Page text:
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The Antitrust Revolution in Europe

Exploring the European Commission’s Cartel Policy

Lee McGowan

This insightful and original book considers the evolution, aims and developments of EU antitrust policy, and focuses on the way in which the European Commission has sought to combat cartels.
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Chapter 1: The Origins and Scope of European Competition Policy: Themes and Purpose

Lee McGowan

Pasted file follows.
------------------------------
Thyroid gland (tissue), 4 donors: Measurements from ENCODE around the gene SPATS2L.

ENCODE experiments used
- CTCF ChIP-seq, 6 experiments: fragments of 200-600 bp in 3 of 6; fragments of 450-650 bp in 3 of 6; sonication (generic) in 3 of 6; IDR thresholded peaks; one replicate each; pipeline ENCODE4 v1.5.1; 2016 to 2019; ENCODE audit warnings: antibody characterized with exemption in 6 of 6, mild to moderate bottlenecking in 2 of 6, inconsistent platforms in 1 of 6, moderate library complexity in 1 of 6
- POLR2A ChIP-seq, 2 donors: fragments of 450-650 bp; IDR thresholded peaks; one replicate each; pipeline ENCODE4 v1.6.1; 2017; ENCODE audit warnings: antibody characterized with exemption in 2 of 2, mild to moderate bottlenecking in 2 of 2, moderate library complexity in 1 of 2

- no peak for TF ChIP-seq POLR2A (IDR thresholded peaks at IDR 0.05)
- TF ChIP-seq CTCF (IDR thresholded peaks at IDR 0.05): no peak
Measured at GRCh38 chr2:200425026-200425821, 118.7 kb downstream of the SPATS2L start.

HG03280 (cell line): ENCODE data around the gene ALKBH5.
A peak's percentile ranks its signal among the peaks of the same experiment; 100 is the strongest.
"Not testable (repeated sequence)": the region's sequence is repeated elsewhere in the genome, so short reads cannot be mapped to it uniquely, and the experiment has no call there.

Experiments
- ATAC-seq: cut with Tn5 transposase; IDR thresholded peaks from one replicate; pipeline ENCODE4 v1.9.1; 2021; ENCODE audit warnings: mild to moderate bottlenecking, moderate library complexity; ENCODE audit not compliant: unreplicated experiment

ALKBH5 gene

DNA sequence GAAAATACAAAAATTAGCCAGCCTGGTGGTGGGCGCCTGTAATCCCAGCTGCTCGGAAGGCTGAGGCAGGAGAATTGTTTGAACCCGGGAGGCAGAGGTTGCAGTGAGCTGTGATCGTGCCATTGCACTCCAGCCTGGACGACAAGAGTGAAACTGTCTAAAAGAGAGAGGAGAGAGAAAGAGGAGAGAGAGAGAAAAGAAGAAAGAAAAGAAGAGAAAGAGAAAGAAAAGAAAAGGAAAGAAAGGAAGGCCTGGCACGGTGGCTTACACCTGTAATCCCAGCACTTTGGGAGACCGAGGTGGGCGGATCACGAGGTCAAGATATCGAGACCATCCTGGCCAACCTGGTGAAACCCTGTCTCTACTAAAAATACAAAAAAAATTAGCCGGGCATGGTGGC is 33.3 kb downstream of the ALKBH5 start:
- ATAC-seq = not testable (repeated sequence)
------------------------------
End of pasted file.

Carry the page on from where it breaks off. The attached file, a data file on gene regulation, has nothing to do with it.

Some 53 years after the signing of the Treaty of Rome there is ample scope to debate the achievements, near misses and failures of the European Union (EU). One aspect of European governance, however, is undeniable, namely the priority and centrality of the competition principle throughout the history of the European integration process. As an issue of low politics, and one that is particularly complex, competition policy was arguably an ideal sector for initial functionalist co-operation towards the creation of a common (and later) single market. Even so it must be stressed that competition policy as an idea and logic was controversial in its own right among the states of Western Europe. It was a new departure and consequently, any plans to delegate powers to the supranational level not only were problematic but raised controversies about at which level power should be exerted, how it should be exercised and who should enforce it. Nevertheless and with hindsight it is clear that these problems were overcome and that the development of competition policy within the EU represents one of the success stories of the entire European integration process and offers one of the first and best examples of supranational governance in action. Indeed, the EU competition policy regime gradually stamped its influence on the perceptions, structures and approaches of the national competition regimes within the EU as the latter have either opted to converge voluntarily with many aspects of the EU competition model or have been coerced into doing so as...

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